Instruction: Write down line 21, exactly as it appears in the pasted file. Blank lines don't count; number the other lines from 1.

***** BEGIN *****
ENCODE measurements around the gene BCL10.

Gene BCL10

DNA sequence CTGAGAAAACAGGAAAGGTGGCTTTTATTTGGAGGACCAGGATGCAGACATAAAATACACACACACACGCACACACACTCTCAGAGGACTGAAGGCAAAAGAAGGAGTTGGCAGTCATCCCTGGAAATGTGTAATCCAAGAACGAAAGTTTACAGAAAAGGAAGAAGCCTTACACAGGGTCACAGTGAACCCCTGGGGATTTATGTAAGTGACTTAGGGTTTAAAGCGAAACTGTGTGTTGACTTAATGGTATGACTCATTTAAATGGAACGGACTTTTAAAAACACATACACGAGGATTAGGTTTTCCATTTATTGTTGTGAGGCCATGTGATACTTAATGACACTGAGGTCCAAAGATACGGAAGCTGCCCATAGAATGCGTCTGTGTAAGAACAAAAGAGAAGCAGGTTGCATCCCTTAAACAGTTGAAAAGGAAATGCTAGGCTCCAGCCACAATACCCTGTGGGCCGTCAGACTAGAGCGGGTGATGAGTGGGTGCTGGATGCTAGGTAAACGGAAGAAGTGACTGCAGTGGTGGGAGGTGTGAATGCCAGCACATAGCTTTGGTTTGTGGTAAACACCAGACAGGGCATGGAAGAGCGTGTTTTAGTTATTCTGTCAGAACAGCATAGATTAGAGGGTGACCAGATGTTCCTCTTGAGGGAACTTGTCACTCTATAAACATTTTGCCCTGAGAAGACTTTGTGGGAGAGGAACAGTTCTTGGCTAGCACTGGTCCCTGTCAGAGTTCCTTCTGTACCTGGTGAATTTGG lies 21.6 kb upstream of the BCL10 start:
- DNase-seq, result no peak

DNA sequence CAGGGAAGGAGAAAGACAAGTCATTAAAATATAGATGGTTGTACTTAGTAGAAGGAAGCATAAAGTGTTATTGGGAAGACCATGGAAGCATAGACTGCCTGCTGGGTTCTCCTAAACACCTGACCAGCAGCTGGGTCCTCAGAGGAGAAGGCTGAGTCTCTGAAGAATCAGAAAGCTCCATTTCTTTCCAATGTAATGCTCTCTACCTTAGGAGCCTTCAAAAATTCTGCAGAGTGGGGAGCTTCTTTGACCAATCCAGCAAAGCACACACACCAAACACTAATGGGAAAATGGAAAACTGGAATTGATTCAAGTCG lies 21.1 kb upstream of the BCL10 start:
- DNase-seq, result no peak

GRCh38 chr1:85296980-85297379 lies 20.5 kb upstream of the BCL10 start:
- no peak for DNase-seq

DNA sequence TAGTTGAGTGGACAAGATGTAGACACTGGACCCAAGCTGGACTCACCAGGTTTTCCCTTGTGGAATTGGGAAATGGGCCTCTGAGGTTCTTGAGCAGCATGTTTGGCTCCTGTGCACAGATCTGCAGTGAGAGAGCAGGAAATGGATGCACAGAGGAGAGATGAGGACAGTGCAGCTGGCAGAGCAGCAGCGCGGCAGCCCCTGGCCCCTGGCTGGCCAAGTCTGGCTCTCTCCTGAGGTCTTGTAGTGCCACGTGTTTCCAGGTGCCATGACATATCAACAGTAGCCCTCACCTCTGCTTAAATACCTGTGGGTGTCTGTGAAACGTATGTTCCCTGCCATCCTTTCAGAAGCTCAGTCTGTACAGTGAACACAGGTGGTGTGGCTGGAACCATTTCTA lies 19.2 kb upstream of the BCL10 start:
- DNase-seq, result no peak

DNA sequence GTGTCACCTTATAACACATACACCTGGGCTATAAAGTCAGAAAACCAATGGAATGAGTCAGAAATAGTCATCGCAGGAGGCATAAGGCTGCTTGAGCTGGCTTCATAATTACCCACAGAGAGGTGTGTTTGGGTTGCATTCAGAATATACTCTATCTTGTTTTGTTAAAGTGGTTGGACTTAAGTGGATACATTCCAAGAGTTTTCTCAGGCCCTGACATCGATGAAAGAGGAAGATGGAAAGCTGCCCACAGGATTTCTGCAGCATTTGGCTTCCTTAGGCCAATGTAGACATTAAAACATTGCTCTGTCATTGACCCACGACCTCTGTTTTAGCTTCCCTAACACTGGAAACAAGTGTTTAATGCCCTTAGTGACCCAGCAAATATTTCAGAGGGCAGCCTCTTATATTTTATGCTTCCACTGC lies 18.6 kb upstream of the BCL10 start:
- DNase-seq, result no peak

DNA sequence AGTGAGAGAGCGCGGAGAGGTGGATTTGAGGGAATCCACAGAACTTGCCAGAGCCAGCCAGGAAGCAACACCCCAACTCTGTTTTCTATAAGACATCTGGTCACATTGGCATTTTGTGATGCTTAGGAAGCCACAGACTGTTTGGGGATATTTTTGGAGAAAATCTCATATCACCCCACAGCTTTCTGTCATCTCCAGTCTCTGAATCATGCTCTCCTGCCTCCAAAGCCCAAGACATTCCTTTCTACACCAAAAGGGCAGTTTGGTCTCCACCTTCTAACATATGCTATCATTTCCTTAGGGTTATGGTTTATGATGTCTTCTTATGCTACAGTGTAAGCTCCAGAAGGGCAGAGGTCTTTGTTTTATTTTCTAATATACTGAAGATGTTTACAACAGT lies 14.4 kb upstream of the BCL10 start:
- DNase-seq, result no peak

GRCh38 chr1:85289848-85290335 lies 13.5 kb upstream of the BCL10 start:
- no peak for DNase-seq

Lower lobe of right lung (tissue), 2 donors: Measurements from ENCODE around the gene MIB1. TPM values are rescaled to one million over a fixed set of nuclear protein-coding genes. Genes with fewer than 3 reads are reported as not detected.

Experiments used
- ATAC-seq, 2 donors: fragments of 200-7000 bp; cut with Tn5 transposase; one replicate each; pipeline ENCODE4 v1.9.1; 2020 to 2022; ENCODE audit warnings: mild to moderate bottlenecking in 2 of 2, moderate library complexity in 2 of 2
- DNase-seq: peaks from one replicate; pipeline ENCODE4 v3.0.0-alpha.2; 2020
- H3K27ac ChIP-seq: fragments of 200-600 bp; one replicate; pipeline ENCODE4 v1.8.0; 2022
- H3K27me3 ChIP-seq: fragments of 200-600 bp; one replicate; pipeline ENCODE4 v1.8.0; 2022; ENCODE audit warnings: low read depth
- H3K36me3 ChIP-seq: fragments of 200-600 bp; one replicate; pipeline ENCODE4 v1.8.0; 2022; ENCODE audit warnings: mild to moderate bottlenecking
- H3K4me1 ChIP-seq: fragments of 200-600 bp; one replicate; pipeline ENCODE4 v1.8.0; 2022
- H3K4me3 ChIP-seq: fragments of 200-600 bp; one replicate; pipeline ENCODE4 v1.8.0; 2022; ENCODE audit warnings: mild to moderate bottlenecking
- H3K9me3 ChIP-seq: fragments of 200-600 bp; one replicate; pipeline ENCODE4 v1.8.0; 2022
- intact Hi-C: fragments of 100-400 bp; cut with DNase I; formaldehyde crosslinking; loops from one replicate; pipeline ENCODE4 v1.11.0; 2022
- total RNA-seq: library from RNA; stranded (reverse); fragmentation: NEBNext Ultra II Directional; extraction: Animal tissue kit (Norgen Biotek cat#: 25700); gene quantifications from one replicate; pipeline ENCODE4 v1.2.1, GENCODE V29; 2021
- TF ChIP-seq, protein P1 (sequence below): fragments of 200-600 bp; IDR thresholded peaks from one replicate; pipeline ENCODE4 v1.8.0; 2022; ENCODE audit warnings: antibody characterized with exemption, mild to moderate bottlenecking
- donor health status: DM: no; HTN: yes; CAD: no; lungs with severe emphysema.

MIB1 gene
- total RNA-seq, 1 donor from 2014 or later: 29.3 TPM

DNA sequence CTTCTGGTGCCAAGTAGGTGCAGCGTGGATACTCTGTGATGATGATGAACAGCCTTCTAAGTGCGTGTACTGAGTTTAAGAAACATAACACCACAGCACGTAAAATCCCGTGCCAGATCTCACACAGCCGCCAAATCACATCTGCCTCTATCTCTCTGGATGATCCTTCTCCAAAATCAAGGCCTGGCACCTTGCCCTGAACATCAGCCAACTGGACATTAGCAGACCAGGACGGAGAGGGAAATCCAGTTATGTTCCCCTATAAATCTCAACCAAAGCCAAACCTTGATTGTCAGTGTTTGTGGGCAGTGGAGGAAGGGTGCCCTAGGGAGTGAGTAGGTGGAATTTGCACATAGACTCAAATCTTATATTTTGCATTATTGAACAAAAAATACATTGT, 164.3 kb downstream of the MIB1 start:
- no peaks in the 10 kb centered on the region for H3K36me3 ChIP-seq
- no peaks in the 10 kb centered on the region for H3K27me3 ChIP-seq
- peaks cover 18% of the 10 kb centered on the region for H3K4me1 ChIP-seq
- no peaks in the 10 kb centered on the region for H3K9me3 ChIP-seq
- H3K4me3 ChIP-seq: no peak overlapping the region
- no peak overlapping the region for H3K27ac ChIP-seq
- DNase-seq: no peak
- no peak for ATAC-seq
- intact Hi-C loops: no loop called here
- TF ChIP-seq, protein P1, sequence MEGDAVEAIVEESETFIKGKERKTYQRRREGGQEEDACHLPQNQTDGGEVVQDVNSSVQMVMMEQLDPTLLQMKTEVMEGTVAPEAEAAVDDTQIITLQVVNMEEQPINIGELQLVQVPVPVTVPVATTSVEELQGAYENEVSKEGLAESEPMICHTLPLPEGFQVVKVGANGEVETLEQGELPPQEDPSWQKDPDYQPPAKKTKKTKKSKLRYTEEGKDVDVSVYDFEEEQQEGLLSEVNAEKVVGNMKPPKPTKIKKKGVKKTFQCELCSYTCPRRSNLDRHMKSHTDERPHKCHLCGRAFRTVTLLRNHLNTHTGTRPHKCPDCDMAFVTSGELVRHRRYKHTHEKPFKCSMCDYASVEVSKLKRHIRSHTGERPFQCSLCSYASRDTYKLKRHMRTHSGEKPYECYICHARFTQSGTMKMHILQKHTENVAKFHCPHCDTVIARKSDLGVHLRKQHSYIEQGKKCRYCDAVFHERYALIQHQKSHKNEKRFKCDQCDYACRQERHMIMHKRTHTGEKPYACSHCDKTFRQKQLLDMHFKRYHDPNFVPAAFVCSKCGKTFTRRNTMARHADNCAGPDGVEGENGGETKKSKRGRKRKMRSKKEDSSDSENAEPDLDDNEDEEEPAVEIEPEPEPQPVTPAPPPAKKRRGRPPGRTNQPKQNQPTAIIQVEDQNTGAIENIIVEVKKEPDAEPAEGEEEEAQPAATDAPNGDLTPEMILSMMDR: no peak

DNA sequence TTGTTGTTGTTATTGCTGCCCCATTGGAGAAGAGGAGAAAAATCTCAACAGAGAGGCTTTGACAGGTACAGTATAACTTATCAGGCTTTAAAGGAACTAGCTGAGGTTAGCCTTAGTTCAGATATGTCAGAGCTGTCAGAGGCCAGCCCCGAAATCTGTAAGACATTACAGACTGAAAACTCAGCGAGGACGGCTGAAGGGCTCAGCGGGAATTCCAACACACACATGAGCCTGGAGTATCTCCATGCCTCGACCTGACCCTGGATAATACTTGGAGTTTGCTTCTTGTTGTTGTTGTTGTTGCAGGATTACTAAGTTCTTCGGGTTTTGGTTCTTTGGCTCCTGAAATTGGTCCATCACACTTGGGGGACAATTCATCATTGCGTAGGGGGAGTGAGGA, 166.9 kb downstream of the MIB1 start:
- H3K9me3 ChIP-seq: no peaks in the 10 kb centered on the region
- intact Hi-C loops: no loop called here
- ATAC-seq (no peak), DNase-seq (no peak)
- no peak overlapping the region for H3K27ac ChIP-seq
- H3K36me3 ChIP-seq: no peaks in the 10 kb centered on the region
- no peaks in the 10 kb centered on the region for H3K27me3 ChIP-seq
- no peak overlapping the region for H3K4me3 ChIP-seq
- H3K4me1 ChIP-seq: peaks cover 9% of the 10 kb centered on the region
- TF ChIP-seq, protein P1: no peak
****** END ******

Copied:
- H3K27ac ChIP-seq: fragments of 200-600 bp; one replicate; pipeline ENCODE4 v1.8.0; 2022